With the increase in popularity of Blockchain and cryptocurrency, formal education on these two topics is more readily accessible around the globe. However, the UK Department for Education (DfE) has clearly stated that they do not plan to include cryptocurrency as a topic in the UK school curriculum. The department has instead stressed on the country’s school children receiving a “rigorous” new mathematics curriculum and financial literacy education.
The Department for Education (DfE) spokesperson, in a recent interview, did not object to cryptocurrency but at the same time, did not indicate any plans to make the topic part of the financial literacy curriculum element within UK schools.
Instead they revealed their plans to improve the UK curriculum so that it may provide important basic skills to young people with an interest in the sector:
“We have introduced a rigorous new mathematics curriculum and made financial literacy compulsory for 11 to 16 year olds. […] In addition, our new computing curriculum ensures pupils will have the broader knowledge and skills they need to go on to specialise in cutting edge technologies and become actively involved in using and creating their own digital technology.”
As fundamental programming is receiving growing support for being integrated into the school systems, it is only logical to make Blockchain a complimentary area of study with the possibility to major in it or specialize.
Other countries are however not backing down. Earlier this year, Timothy Breza, a history and financial literacy teacher at Union Catholic Regional High School in Scotch Plains, New Jersey confirmed to CNBC the addition of cryptocurrency to his Business and Personal Finance Course for 16 to 18-year olds.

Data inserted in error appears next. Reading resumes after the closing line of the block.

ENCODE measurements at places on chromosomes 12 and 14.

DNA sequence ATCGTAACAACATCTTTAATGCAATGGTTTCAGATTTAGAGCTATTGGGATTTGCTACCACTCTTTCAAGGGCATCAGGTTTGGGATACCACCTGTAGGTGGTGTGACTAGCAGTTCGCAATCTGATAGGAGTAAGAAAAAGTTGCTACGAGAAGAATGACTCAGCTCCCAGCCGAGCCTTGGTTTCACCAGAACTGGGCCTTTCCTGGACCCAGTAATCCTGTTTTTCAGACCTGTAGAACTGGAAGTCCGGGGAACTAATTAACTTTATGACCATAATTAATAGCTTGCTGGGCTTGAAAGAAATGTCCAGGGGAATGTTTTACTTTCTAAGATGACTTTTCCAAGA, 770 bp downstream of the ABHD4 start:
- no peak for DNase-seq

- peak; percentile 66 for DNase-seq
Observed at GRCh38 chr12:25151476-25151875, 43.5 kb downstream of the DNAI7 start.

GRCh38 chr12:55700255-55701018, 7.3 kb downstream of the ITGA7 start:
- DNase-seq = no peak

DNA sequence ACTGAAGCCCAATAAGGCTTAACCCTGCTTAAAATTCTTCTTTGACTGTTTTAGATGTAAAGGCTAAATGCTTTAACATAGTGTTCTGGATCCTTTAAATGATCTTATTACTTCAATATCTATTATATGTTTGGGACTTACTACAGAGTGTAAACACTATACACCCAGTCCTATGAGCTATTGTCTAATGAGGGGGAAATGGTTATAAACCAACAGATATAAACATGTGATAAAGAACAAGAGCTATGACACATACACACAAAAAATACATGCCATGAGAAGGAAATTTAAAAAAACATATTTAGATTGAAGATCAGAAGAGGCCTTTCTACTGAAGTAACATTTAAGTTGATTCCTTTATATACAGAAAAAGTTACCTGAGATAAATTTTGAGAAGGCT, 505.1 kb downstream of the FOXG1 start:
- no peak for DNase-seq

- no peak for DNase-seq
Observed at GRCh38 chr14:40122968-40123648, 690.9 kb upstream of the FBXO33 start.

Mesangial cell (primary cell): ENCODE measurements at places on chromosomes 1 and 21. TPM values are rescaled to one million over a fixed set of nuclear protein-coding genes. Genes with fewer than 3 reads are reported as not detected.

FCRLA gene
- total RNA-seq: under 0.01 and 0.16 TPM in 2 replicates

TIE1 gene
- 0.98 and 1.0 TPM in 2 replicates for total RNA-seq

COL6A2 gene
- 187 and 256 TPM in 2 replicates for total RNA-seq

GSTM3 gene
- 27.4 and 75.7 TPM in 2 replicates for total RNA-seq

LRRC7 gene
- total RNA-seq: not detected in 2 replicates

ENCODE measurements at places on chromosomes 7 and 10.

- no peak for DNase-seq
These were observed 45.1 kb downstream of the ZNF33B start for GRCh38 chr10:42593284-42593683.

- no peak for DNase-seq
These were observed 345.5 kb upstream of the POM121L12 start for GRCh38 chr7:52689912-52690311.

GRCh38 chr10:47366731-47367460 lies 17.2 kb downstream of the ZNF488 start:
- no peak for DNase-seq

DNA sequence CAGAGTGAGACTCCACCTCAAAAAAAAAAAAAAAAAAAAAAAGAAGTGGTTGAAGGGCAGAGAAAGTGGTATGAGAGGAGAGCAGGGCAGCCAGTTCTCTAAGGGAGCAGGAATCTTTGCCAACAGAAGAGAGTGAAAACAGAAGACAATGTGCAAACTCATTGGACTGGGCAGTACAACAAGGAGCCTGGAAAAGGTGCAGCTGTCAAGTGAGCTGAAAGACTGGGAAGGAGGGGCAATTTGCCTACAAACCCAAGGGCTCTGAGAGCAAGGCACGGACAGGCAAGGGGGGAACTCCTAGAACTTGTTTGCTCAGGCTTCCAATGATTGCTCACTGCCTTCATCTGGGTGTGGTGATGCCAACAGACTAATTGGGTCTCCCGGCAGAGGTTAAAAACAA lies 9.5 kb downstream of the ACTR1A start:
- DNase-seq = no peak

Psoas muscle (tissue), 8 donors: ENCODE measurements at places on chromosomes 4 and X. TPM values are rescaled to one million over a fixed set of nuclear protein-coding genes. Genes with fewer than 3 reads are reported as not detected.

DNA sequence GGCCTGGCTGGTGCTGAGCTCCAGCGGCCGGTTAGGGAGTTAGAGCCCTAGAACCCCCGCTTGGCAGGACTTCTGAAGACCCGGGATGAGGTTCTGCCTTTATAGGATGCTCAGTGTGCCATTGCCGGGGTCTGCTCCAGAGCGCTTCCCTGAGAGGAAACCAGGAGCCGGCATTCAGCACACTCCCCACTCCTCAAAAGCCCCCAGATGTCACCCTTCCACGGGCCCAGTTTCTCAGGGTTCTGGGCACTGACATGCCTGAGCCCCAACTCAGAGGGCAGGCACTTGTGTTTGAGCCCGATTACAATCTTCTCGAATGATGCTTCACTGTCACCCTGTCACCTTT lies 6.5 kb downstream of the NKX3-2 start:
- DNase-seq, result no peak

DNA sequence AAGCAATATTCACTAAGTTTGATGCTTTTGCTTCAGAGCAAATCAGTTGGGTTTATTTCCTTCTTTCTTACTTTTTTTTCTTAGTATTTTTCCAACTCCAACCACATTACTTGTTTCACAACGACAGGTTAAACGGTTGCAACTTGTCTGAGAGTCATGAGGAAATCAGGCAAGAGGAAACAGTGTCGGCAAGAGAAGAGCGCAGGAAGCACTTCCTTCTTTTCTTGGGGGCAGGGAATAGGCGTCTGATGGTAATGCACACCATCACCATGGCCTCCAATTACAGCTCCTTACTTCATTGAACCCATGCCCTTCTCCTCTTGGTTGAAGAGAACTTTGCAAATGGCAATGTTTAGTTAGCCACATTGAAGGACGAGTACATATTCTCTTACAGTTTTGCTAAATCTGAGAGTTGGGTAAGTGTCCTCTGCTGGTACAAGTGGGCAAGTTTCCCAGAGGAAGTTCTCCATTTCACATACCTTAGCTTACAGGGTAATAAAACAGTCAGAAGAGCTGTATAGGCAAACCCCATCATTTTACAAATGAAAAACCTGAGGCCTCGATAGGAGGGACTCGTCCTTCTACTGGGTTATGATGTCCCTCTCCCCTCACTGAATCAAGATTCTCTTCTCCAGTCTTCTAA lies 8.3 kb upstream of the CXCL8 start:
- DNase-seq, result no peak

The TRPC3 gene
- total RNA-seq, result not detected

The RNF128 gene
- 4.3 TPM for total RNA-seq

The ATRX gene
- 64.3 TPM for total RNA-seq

Top universities are now offering courses on it including University of California, Pennsylvania, New York, and Stanford. In 2016 the UK’s Cambridge University became the first to add Blockchain to its Masters in Finance degree. The University of Nicosia, Cyprus, became the first to launch an MSc Degree in Digital Currency.
A small team of Oxford University, UK, professors are looking to establish the first-ever Blockchain-based university and are in the process of seeking authorization from the EU to grant degrees. Woolf Development’s university will use distributed ledger technology and SMART contracts to provide and administer courses and certificates. The Open University, the University of Nicosia, and the MIT Media Lab have also all explored Blockchain-based administrative and certification systems.
The question now remains, how soon will it be included in the school curriculum, if at all?